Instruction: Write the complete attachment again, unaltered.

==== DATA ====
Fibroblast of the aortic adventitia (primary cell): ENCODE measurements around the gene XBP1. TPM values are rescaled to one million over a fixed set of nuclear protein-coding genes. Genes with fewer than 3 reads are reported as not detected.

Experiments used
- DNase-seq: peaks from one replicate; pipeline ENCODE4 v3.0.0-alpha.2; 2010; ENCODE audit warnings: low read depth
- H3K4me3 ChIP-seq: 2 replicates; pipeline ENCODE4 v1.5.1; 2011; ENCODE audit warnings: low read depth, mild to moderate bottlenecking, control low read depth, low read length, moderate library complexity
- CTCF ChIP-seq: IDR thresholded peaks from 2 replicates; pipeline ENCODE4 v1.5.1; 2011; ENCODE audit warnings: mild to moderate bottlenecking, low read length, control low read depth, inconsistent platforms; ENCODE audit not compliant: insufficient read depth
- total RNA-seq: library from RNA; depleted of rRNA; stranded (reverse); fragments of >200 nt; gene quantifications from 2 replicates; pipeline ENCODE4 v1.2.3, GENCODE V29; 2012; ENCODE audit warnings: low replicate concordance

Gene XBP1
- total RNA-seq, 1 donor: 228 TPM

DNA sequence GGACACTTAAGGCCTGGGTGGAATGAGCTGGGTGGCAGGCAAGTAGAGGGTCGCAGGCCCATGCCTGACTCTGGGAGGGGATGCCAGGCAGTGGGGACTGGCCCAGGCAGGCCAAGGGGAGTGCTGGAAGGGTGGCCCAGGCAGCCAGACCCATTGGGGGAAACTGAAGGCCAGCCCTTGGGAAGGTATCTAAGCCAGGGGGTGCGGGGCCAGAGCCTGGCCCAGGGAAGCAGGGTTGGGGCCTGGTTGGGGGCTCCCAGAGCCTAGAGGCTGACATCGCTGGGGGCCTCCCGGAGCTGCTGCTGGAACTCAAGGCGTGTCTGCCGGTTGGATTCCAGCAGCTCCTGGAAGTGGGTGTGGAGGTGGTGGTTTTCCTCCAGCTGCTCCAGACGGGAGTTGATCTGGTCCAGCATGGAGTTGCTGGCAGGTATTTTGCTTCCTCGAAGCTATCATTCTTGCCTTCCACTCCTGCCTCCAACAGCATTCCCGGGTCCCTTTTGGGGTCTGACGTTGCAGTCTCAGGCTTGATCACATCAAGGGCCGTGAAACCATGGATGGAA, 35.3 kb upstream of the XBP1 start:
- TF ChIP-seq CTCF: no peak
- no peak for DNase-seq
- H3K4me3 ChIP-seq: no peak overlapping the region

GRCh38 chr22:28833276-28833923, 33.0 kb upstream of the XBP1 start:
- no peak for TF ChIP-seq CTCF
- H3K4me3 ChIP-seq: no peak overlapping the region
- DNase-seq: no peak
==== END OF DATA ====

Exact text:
Fibroblast of the aortic adventitia (primary cell): ENCODE measurements around the gene XBP1. TPM values are rescaled to one million over a fixed set of nuclear protein-coding genes. Genes with fewer than 3 reads are reported as not detected.

Experiments used
- DNase-seq: peaks from one replicate; pipeline ENCODE4 v3.0.0-alpha.2; 2010; ENCODE audit warnings: low read depth
- H3K4me3 ChIP-seq: 2 replicates; pipeline ENCODE4 v1.5.1; 2011; ENCODE audit warnings: low read depth, mild to moderate bottlenecking, control low read depth, low read length, moderate library complexity
- CTCF ChIP-seq: IDR thresholded peaks from 2 replicates; pipeline ENCODE4 v1.5.1; 2011; ENCODE audit warnings: mild to moderate bottlenecking, low read length, control low read depth, inconsistent platforms; ENCODE audit not compliant: insufficient read depth
- total RNA-seq: library from RNA; depleted of rRNA; stranded (reverse); fragments of >200 nt; gene quantifications from 2 replicates; pipeline ENCODE4 v1.2.3, GENCODE V29; 2012; ENCODE audit warnings: low replicate concordance

Gene XBP1
- total RNA-seq, 1 donor: 228 TPM

DNA sequence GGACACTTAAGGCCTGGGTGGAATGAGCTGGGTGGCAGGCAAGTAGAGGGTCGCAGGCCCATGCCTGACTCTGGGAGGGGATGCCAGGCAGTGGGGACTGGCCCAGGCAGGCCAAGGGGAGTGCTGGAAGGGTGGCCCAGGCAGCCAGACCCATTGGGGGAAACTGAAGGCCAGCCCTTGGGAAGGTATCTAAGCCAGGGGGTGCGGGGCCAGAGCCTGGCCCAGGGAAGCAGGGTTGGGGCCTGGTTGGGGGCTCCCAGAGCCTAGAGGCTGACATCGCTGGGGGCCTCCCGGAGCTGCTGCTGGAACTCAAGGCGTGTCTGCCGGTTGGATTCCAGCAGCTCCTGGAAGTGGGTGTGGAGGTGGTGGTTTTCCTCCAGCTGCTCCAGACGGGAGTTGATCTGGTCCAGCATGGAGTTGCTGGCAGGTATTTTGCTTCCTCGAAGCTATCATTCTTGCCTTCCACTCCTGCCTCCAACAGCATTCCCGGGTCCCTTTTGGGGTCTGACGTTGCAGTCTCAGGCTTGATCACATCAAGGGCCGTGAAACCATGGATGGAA, 35.3 kb upstream of the XBP1 start:
- TF ChIP-seq CTCF: no peak
- no peak for DNase-seq
- H3K4me3 ChIP-seq: no peak overlapping the region

GRCh38 chr22:28833276-28833923, 33.0 kb upstream of the XBP1 start:
- no peak for TF ChIP-seq CTCF
- H3K4me3 ChIP-seq: no peak overlapping the region
- DNase-seq: no peak